The American Rescue Plan Act of 2021 allocated $2 billion to the Local Assistance and Tribal Consistency Fund. These funds provide additional resources to help tribal governments and revenue-sharing counties recover from the public health and economic crisis resulting from the coronavirus pandemic. There is no pre-approval process for projects funded, and funding can be used for any governmental purpose except for lobbying activities.
Of the $2 billion fund, allocations for fiscal years 2022 and 2023 include $250 million each year for eligible tribal governments and $750 million each year for revenue-sharing counties. Eligible entities may request payment of their funding through the Treasury Submission Portal no later than January 31, 2023. If an eligible entity does not complete its submission by the deadline, it will not qualify for the first or second payment. First payments are expected to be available immediately and made on a rolling basis. We anticipate that second payments will begin in fiscal year 2023.
An eligible tribal government is the "recognized governing body of any Indian or Alaska Native tribe, band, nation, pueblo, village, community, component band, or component reservation, individually identified in the list published most recently as of the date of enactment of the American Rescue Plan under section 104 of the Federally Recognized Indian Tribe List Act of 1994 (25 U.S.C. 1531)." Tribal governments may log into the Treasury Submission Portal to review their specific allocation.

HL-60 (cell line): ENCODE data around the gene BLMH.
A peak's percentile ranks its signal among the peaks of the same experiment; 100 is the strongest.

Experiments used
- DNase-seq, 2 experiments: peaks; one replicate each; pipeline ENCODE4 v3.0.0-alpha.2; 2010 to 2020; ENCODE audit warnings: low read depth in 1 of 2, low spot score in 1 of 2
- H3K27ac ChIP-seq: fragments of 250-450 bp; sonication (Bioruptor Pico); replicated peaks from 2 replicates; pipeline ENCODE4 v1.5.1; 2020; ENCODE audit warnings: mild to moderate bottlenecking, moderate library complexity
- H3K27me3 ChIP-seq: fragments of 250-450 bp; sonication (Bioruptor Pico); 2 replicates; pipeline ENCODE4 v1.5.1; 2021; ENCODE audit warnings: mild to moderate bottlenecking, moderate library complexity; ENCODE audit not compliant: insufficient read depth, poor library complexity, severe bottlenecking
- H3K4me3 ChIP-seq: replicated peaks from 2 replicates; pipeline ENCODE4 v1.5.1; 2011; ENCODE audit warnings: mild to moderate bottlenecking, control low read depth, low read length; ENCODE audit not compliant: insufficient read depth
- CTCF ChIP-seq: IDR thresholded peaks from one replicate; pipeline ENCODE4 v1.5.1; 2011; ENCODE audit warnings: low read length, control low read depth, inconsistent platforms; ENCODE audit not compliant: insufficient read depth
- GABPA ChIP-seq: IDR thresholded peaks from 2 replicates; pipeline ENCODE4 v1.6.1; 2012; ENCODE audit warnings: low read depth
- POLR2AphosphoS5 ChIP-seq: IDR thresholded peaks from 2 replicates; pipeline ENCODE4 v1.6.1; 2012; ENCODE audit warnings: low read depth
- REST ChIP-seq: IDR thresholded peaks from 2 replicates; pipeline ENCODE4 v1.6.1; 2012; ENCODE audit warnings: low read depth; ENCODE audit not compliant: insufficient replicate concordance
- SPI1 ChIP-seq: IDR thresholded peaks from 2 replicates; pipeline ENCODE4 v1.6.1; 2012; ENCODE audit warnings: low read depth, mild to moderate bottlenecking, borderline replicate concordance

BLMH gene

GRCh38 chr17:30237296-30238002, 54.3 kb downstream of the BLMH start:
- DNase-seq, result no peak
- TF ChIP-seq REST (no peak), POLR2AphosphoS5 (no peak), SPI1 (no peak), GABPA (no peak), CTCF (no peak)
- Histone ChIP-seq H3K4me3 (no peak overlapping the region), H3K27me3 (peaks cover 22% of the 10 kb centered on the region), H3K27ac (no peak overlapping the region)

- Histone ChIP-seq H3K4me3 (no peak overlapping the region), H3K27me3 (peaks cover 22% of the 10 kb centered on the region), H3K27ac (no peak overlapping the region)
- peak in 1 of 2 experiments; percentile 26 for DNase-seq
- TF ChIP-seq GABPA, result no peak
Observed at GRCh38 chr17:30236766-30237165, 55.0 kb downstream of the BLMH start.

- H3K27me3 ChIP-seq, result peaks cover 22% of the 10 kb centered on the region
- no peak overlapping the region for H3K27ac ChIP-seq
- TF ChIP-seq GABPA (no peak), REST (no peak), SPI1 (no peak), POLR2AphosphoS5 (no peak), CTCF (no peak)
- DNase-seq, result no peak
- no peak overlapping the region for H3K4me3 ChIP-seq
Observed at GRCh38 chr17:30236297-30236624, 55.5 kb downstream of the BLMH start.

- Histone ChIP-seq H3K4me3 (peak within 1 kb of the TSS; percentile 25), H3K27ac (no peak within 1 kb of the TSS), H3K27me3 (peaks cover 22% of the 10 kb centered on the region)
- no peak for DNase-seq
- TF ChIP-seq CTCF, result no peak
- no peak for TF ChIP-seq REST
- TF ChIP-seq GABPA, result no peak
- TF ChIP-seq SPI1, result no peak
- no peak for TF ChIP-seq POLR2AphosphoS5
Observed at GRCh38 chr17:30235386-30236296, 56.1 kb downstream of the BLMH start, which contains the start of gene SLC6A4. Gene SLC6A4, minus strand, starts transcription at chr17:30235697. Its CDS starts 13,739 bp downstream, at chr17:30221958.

An eligible revenue-sharing county is a county, parish, or borough independent of any other local government unit for which there is a negative revenue impact due to the implementation of or changes to a federal program. This agency must be the principal provider of government services within its jurisdiction. The District of Columbia, the Commonwealth of Puerto Rico, Guam, and the United States Virgin Islands are considered to be eligible revenue-sharing counties. The U.S. Treasury website lists eligible revenue-sharing counties and their allocation.
The Local Assistance and Tribal Consistency Fund is treated as equivalent to self-generated funds or funds generated from local revenue. The funds may support local government programs, services, and capital expenditures. Tribal governments may invest in activities undertaken by tribal enterprises, such as operating capital expenditures for businesses owned or controlled by a tribal government.
Eligible tribal governments and revenue-sharing counties may use funds to cover eligible costs incurred starting March 15, 2021. They may also use the funds to cover expenses associated with administering the funds, such as consulting fees. All funds are available until expended or returned to the U.S. Treasury.
The Local Assistance and Tribal Consistency Fund may not be used for lobbying activities. Guidance states:
“Recipients may not use federal funds to directly or indirectly pay for any personal service, advertisement, telegram, telephone, letter, printed or written matter, or other devices, intended or designed to influence in any manner a Member of Congress, a jurisdiction, or an official of any government, to favor, adopt, or oppose, by vote or otherwise, any legislation, law, ratification, policy, or appropriation, whether before or after the introduction of any bill, measure, or resolution proposing such legislation, law, ratification, policy, or appropriation.”
Recipients are subject to the following provisions of Uniform Guidance:
P&N’s dedicated professionals are committed to helping our clients understand and leverage the Local Assistance and Tribal Consistency Fund. Contact us to discuss your organization’s questions, concerns, and unique situation.